I used to believe that “each of us has to find our own road in life.” For me, that meant that when I was 17 years old, in the summer between my junior and senior years in high school, I decided to follow Jesus. Of course, I had no idea how that decision would shape the choices and decisions I have made since then. But, even in how I described that portentous decision, “decided to follow Jesus,” I realize that God’s providential learning was WAAAAY more important than my “decided.”
Let me try to explain what I mean.
While it’s true that our decisions profoundly impact the direction of our lives, I no longer believe they determine the road we travel. Rather, I think God places each of us upon a path for our lives that is unique to each one of us. It’s shared by others–sometimes for a short time, and other times for all of our years, even while they too travel the path God has given to them.
Why is this important, this shift, from “finding my path” to “walking the path God has given to me”?
Simply this: our lives belong to God, and the cumulative outcome eventually reveals one of two results: either, my life has become marked by decisions which make my heart more tender, my decisions more wise, and my life less self centered, or not.
Yes, it’s binary in an “it’s all relative” kind of world we’re living in, but some things just are.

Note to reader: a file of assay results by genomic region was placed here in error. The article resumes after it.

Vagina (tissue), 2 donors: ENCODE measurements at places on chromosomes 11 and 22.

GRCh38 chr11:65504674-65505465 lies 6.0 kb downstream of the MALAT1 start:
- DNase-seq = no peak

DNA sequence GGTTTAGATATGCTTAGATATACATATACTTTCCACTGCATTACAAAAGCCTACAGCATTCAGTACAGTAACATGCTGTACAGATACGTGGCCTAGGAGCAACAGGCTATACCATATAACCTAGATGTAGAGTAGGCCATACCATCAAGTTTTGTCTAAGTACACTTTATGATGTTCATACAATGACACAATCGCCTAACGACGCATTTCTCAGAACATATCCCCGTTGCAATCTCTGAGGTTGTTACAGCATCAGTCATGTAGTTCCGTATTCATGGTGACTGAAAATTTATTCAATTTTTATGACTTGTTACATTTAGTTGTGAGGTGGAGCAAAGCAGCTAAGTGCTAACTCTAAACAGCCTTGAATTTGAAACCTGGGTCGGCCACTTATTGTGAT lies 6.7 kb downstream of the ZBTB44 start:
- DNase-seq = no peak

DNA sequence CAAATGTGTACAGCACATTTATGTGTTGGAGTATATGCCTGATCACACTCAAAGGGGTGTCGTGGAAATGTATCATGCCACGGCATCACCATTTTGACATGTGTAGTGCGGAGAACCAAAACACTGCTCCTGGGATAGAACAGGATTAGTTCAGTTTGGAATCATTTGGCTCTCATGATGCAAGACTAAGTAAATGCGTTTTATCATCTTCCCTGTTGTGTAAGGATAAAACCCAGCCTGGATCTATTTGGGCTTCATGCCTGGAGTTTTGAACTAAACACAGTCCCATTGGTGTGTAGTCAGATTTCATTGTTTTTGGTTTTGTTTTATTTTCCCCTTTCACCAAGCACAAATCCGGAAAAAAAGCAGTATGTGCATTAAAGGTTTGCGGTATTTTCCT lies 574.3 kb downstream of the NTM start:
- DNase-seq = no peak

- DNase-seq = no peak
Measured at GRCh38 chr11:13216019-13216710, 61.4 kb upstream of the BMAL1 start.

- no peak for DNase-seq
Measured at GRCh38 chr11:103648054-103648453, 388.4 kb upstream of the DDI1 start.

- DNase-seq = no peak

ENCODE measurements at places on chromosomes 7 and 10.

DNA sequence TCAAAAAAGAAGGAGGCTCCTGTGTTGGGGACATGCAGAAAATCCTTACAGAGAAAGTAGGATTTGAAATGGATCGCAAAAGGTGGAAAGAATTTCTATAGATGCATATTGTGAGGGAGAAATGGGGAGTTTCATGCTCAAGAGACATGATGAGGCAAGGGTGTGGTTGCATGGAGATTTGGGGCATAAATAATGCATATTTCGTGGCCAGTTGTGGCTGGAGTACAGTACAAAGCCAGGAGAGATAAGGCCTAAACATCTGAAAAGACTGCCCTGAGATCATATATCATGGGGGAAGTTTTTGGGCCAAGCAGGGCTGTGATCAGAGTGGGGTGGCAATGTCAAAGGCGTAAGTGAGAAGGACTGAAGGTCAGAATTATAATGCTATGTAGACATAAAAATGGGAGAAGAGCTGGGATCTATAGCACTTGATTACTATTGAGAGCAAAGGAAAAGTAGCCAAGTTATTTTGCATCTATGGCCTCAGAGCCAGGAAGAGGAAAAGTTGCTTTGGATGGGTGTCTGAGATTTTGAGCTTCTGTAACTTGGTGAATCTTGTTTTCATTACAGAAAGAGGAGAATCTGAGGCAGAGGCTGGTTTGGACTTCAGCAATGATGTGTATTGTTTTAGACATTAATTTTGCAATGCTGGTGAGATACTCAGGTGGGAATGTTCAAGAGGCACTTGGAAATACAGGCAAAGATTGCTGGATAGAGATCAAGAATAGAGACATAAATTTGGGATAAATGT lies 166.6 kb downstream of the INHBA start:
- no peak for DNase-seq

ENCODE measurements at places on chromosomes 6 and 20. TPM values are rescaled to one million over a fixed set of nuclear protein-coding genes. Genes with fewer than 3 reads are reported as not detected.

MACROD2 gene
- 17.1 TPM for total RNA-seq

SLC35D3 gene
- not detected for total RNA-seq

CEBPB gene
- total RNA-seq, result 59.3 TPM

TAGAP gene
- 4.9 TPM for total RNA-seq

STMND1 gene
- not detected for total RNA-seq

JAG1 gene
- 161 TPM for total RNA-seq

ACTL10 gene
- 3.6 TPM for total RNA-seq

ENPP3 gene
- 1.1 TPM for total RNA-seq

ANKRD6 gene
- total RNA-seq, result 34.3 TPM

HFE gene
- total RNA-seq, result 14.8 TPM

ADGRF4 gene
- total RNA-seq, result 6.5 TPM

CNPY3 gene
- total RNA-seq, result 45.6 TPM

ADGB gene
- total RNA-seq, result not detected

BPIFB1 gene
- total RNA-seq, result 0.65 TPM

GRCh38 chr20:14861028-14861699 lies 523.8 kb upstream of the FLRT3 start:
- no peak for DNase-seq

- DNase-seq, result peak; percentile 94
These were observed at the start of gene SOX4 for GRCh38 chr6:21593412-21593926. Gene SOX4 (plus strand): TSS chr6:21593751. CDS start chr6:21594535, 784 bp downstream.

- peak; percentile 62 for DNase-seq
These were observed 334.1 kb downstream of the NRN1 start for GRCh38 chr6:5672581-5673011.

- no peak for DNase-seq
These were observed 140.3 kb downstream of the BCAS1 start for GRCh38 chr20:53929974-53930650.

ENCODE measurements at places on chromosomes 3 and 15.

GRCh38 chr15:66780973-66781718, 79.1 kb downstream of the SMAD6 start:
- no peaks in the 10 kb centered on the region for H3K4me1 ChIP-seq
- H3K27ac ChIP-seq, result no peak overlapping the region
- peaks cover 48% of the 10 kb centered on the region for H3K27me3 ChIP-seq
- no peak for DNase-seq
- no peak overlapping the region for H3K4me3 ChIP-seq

Why it’s important? Because it reveals to us whose story we’re living in. If it’s my story, then it’s going to come down to the choices I make about my life. If it’s God’s story, then it comes down to what Jesus does in my life with the choices that I’ve made. Because I believe–to my bones–that God will accomplish all of His purposes in my life and on the earth, this gives my soul great peace, even when I don’t make the best choices.
And I know how this story turns out…all of us giving the glory to Jesus due to Him:
“And I heard every creature in heaven and on earth and under the earth and in the sea, and all that is in them, saying…To him who sits on the throne and to the Lamb be blessing and honor and glory and might forever and ever!'”
What makes me uncomfortable about what I’ve written here? That God’s providential will and leadership “wins the day” as our decisions and choices lead to His glory — through his favor AND judgment. Yes, my choices matter. No, they don’t change the favor and glory of Jesus, the Son who gave up everything to rescue us. To Him be the glory. No matter what. Through all decisions. In every circumstance. Always and every time. Your fame, your glory, Jesus. Always.